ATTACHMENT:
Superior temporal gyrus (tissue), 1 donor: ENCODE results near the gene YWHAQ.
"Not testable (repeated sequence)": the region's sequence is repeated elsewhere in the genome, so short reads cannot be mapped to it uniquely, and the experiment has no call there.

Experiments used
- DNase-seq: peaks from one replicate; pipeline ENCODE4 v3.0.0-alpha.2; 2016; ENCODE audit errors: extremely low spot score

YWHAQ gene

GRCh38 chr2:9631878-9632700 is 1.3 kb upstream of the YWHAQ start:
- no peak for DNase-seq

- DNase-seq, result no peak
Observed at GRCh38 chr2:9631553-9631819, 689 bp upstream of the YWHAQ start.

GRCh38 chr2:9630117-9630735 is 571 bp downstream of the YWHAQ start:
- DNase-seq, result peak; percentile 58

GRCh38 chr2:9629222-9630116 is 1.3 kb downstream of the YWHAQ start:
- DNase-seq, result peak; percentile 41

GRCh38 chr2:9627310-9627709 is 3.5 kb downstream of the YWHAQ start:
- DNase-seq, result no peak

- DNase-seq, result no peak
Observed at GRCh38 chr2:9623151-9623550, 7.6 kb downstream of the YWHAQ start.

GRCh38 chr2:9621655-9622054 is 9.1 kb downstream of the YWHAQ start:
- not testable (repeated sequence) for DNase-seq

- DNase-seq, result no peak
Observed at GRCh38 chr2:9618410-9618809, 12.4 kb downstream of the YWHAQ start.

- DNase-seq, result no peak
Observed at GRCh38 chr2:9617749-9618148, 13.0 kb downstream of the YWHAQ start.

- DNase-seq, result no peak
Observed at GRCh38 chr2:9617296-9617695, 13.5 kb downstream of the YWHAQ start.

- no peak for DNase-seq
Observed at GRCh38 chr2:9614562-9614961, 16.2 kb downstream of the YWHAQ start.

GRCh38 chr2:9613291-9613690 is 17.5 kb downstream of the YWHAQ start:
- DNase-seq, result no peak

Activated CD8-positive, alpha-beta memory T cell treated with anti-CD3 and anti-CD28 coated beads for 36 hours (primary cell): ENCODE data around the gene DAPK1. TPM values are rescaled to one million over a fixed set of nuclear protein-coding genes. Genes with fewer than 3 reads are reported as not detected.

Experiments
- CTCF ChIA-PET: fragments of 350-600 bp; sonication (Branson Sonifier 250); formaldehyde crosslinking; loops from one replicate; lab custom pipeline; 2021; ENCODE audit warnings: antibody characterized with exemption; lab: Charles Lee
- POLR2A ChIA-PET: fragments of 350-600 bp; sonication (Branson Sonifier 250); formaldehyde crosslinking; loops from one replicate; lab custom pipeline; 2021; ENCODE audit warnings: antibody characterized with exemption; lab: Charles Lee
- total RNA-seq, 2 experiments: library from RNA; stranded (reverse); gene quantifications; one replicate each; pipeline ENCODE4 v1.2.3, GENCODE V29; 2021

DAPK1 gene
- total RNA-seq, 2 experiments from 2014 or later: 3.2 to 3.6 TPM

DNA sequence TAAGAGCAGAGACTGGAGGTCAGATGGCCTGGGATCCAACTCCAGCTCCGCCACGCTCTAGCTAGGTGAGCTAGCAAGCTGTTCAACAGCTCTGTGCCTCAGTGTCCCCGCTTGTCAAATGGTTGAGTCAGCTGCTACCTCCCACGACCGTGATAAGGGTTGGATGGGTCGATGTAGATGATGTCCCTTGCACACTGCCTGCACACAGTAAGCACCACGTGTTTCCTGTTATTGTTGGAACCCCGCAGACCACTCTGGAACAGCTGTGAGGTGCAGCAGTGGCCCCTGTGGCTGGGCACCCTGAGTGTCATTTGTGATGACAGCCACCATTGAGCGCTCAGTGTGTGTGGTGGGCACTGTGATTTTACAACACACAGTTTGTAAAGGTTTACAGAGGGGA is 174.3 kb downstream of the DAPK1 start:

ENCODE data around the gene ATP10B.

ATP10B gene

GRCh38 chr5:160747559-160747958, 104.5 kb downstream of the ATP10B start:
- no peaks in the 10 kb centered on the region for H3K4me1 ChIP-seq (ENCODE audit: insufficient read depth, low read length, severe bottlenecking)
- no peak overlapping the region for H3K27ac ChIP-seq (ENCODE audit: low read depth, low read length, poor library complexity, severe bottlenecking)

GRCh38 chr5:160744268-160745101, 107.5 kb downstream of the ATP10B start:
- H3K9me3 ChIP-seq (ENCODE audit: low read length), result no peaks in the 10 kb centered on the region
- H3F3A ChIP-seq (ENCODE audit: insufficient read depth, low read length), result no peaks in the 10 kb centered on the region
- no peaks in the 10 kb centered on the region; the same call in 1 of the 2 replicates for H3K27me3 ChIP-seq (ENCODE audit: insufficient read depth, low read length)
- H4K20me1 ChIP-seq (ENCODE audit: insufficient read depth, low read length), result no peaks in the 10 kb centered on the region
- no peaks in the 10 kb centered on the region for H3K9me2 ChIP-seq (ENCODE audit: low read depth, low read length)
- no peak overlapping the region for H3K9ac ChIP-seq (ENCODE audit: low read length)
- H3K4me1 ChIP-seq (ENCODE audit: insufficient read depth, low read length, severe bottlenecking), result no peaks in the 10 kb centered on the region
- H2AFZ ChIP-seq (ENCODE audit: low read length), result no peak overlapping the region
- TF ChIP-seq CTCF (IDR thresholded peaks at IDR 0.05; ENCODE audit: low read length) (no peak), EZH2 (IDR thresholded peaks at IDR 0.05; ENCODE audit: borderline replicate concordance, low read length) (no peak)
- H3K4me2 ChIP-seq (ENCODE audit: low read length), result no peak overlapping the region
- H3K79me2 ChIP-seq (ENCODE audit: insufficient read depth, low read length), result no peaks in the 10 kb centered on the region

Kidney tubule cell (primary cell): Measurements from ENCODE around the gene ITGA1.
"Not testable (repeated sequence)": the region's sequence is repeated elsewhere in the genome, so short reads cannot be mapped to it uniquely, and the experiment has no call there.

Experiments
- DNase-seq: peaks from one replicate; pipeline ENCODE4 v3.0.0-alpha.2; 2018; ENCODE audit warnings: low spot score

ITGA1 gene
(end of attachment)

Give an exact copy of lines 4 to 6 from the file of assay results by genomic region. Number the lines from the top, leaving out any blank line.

- DNase-seq: peaks from one replicate; pipeline ENCODE4 v3.0.0-alpha.2; 2016; ENCODE audit errors: extremely low spot score

YWHAQ gene

GRCh38 chr2:9631878-9632700 is 1.3 kb upstream of the YWHAQ start: